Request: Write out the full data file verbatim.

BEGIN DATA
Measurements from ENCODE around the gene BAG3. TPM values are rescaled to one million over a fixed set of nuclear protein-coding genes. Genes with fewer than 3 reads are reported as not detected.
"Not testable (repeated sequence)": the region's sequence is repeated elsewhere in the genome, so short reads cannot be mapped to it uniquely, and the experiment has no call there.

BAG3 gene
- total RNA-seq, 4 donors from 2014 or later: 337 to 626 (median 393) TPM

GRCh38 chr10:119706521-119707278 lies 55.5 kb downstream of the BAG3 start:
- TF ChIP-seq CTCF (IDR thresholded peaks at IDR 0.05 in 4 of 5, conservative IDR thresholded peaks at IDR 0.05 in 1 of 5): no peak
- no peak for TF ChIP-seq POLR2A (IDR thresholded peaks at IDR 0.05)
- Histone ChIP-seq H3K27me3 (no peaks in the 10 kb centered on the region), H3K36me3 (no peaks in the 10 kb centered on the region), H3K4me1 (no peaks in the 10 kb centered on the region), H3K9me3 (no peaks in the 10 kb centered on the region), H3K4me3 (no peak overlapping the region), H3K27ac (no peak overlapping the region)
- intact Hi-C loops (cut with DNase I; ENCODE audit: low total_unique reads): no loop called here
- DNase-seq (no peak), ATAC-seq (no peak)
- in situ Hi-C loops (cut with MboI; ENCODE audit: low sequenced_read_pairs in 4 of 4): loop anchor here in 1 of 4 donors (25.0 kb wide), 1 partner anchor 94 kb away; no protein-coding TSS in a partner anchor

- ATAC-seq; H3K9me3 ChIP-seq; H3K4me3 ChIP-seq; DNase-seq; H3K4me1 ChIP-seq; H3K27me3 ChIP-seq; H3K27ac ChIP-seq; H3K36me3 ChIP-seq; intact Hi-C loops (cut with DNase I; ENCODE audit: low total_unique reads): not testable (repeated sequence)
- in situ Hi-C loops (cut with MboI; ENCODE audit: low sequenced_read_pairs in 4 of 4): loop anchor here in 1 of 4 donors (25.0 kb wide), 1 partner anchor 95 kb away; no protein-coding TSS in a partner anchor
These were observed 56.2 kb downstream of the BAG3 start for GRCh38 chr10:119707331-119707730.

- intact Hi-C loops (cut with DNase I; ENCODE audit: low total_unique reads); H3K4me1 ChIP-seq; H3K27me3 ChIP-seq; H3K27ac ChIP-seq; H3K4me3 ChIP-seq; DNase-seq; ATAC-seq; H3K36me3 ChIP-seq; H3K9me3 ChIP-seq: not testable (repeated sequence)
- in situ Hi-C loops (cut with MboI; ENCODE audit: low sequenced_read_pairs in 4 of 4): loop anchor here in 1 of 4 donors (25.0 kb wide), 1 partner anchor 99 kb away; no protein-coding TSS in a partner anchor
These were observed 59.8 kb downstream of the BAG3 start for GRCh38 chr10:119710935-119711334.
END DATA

Measurements from ENCODE around the gene BAG3. TPM values are rescaled to one million over a fixed set of nuclear protein-coding genes. Genes with fewer than 3 reads are reported as not detected.
"Not testable (repeated sequence)": the region's sequence is repeated elsewhere in the genome, so short reads cannot be mapped to it uniquely, and the experiment has no call there.

BAG3 gene
- total RNA-seq, 4 donors from 2014 or later: 337 to 626 (median 393) TPM

GRCh38 chr10:119706521-119707278 lies 55.5 kb downstream of the BAG3 start:
- TF ChIP-seq CTCF (IDR thresholded peaks at IDR 0.05 in 4 of 5, conservative IDR thresholded peaks at IDR 0.05 in 1 of 5): no peak
- no peak for TF ChIP-seq POLR2A (IDR thresholded peaks at IDR 0.05)
- Histone ChIP-seq H3K27me3 (no peaks in the 10 kb centered on the region), H3K36me3 (no peaks in the 10 kb centered on the region), H3K4me1 (no peaks in the 10 kb centered on the region), H3K9me3 (no peaks in the 10 kb centered on the region), H3K4me3 (no peak overlapping the region), H3K27ac (no peak overlapping the region)
- intact Hi-C loops (cut with DNase I; ENCODE audit: low total_unique reads): no loop called here
- DNase-seq (no peak), ATAC-seq (no peak)
- in situ Hi-C loops (cut with MboI; ENCODE audit: low sequenced_read_pairs in 4 of 4): loop anchor here in 1 of 4 donors (25.0 kb wide), 1 partner anchor 94 kb away; no protein-coding TSS in a partner anchor

- ATAC-seq; H3K9me3 ChIP-seq; H3K4me3 ChIP-seq; DNase-seq; H3K4me1 ChIP-seq; H3K27me3 ChIP-seq; H3K27ac ChIP-seq; H3K36me3 ChIP-seq; intact Hi-C loops (cut with DNase I; ENCODE audit: low total_unique reads): not testable (repeated sequence)
- in situ Hi-C loops (cut with MboI; ENCODE audit: low sequenced_read_pairs in 4 of 4): loop anchor here in 1 of 4 donors (25.0 kb wide), 1 partner anchor 95 kb away; no protein-coding TSS in a partner anchor
These were observed 56.2 kb downstream of the BAG3 start for GRCh38 chr10:119707331-119707730.

- intact Hi-C loops (cut with DNase I; ENCODE audit: low total_unique reads); H3K4me1 ChIP-seq; H3K27me3 ChIP-seq; H3K27ac ChIP-seq; H3K4me3 ChIP-seq; DNase-seq; ATAC-seq; H3K36me3 ChIP-seq; H3K9me3 ChIP-seq: not testable (repeated sequence)
- in situ Hi-C loops (cut with MboI; ENCODE audit: low sequenced_read_pairs in 4 of 4): loop anchor here in 1 of 4 donors (25.0 kb wide), 1 partner anchor 99 kb away; no protein-coding TSS in a partner anchor
These were observed 59.8 kb downstream of the BAG3 start for GRCh38 chr10:119710935-119711334.